Courtesy of Elizabeth Wickham
When I was a newer swim mom, I’d get all excited at meets and blurt out something to my kids that I’d later regret. I don’t know if any other swim parents have been in my shoes, but I‘m learning to measure and think about what I say before saying something less than helpful. I also try not to “hash and rehash” every race. One thing that makes me very uncomfortable at meets is overhearing parents berating their kids after a race. I wonder how long they’ll last in swimming?
I’ve talked to many coaches and read books from sports parenting experts about what to say or not say to your kids after competitions. The number one thing the experts agree on to tell your kids, whether it’s after practice, a race or an entire meet is: “I love to watch you swim.”
Those simple six words say it all. It’s non-judgmental, non-threatening and non-lecturing. Say those words and step back and listen. Allow your kids time to talk to you. If we take over the conversation after a race or on the drive home, our kids may withdraw and not want to listen to us. If we allow them room to reflect on their race and we offer support, they’ll open up. Kids seek their parents’ approval. If we criticize their swim, they’ll believe we’re disappointed in them as a person when all we’re trying to do is offer advice and help them improve.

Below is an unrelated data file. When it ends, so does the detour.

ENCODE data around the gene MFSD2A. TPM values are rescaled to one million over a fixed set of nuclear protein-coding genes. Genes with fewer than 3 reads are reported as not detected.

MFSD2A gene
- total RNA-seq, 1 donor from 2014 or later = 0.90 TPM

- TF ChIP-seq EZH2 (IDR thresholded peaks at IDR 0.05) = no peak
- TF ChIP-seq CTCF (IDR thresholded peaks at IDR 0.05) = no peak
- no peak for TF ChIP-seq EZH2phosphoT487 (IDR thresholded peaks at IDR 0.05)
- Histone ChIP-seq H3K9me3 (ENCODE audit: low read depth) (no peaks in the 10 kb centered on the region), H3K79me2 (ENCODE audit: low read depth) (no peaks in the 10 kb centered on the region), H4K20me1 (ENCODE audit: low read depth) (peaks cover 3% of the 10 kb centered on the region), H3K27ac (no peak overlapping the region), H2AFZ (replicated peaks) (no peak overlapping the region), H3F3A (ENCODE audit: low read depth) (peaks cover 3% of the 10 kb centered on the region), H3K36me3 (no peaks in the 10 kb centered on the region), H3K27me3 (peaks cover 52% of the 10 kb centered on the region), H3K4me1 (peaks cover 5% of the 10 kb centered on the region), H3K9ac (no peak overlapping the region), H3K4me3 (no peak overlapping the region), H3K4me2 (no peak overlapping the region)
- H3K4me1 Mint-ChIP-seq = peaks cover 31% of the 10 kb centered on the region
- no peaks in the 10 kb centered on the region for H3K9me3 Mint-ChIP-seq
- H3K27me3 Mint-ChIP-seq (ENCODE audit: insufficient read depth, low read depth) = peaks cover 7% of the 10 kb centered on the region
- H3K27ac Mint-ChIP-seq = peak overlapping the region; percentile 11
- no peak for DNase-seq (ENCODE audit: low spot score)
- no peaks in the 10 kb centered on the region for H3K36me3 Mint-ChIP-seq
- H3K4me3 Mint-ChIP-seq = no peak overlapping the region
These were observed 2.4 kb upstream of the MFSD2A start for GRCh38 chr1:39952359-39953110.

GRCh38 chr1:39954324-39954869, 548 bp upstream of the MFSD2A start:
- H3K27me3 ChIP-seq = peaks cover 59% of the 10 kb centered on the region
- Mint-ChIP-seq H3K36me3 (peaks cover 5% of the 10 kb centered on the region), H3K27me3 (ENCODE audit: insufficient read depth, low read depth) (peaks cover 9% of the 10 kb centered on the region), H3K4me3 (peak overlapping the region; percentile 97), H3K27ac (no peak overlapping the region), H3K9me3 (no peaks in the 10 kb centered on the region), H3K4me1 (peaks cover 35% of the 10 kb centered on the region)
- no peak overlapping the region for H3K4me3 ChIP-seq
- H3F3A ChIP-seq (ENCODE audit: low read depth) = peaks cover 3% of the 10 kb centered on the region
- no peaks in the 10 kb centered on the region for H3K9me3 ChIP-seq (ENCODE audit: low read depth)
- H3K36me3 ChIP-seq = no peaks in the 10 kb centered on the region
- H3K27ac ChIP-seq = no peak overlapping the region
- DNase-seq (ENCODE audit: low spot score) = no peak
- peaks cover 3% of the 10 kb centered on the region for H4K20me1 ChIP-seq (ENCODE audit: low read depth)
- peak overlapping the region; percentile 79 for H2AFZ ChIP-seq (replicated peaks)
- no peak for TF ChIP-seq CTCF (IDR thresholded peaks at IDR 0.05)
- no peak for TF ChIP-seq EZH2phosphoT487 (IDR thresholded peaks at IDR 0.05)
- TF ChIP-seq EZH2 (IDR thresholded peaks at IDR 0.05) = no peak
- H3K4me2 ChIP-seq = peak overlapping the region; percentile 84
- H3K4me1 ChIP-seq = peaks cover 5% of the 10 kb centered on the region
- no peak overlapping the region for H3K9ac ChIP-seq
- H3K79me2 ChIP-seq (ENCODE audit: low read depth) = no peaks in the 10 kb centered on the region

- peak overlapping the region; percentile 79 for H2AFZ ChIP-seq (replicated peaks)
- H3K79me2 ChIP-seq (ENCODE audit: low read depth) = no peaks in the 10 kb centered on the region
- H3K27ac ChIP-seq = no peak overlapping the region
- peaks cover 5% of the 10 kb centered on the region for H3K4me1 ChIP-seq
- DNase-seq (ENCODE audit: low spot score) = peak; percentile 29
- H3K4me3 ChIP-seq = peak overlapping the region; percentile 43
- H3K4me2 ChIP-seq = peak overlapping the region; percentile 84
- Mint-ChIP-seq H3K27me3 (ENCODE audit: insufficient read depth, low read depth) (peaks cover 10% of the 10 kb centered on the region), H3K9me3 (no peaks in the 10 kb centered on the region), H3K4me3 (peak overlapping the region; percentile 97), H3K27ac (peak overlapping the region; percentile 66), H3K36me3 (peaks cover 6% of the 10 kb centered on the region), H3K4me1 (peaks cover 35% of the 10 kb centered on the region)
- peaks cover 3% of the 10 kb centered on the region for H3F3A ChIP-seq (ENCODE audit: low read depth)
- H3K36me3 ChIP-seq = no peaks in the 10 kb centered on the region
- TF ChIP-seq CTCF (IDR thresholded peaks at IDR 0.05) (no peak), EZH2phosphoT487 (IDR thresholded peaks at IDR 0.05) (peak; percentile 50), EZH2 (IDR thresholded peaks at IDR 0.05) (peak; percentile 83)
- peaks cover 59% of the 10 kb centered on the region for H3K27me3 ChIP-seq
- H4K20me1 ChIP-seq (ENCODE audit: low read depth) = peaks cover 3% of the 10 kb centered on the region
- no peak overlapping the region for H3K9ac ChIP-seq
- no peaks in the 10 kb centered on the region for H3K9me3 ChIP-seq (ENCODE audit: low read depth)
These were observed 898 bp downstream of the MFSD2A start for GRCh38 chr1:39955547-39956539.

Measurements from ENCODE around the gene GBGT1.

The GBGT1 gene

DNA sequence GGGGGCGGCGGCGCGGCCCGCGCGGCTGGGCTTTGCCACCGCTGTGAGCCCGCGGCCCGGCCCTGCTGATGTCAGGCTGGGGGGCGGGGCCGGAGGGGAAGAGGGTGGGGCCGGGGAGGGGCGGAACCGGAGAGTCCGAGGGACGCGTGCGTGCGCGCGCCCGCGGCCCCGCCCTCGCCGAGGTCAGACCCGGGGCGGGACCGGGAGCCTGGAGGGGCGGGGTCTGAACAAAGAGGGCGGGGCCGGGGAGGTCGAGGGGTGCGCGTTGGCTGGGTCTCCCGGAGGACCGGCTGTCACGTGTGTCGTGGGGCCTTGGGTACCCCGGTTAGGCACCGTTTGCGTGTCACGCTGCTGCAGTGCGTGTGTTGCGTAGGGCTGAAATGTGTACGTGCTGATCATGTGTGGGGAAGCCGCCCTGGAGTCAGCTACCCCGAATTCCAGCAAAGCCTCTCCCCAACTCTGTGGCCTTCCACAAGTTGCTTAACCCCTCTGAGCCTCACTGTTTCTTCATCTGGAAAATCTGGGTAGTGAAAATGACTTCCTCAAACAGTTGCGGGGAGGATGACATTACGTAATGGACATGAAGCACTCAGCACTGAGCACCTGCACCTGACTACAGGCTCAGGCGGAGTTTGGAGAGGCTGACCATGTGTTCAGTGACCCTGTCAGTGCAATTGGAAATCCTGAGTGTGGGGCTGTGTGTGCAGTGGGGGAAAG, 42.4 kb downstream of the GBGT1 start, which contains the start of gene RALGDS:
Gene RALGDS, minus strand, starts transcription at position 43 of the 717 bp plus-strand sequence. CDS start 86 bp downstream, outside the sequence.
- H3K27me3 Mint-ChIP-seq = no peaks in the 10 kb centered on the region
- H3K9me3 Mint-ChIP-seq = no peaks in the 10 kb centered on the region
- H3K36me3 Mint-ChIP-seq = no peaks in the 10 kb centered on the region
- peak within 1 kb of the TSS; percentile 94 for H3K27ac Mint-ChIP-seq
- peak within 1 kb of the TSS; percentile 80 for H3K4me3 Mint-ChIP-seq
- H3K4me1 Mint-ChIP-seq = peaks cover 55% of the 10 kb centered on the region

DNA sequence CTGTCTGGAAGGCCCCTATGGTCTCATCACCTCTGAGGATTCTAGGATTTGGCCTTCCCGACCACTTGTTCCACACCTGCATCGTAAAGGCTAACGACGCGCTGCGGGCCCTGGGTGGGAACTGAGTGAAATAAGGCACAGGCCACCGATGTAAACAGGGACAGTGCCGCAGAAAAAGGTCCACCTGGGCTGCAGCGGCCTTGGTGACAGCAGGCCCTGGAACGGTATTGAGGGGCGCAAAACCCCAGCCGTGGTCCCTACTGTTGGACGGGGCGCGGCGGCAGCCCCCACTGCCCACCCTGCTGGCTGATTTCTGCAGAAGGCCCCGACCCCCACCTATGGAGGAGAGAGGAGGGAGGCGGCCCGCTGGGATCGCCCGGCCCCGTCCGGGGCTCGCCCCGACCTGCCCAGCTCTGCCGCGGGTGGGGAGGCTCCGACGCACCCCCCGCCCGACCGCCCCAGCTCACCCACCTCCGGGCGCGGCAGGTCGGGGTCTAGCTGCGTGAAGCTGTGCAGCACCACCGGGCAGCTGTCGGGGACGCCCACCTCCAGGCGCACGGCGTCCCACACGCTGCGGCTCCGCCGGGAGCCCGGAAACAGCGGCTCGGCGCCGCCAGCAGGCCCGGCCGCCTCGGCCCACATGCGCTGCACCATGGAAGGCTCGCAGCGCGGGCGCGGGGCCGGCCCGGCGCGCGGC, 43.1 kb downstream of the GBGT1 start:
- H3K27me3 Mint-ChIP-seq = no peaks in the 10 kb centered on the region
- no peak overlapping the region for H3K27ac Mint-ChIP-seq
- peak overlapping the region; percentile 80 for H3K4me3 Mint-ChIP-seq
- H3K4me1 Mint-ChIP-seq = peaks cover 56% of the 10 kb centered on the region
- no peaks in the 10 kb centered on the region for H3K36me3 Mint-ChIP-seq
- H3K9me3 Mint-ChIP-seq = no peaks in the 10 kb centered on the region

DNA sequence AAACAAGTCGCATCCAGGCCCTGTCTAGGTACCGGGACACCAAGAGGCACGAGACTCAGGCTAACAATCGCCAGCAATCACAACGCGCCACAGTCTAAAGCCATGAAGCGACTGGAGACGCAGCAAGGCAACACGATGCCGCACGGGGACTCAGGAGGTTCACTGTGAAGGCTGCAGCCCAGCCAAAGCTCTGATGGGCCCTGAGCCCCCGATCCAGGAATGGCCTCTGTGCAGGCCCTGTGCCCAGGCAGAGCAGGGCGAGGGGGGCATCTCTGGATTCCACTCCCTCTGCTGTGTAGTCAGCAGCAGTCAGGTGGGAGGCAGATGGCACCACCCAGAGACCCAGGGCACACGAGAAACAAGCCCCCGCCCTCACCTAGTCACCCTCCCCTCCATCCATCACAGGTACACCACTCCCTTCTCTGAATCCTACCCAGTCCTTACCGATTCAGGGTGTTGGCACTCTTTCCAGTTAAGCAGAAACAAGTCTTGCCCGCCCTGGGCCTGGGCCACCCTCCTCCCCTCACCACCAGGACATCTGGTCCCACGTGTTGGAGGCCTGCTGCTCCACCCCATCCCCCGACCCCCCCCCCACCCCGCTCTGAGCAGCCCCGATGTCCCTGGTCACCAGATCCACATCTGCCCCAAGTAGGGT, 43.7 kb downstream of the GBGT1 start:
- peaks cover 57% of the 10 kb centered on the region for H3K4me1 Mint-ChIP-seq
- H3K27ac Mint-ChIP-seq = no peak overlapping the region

Other positive things to say include:
Did you have fun?
How did that feel?
I’m proud of you.
I saw how hard you tried.
I love you.
Things to avoid saying are:
Wow! What happened?
What were you thinking?
Why did you let Johnny beat you?
You’re faster than that.
You should have won.
You need to….followed by technical advice.
I can’t believe we traveled this far for you to add time.
What things do you think parents should or should not say?
Elizabeth Wickham volunteered for 14 years on her kids’ club team as board member, fundraiser, newsletter editor and “Mrs. meet manager.” She’s a writer with a bachelor of arts degree in editorial journalism from the University of Washington with a long career in public relations, marketing and advertising. Her stories have appeared in newspapers and magazines including the Los Angeles Times, Orange County Parenting and Ladybug. You can read more parenting tips on her blog.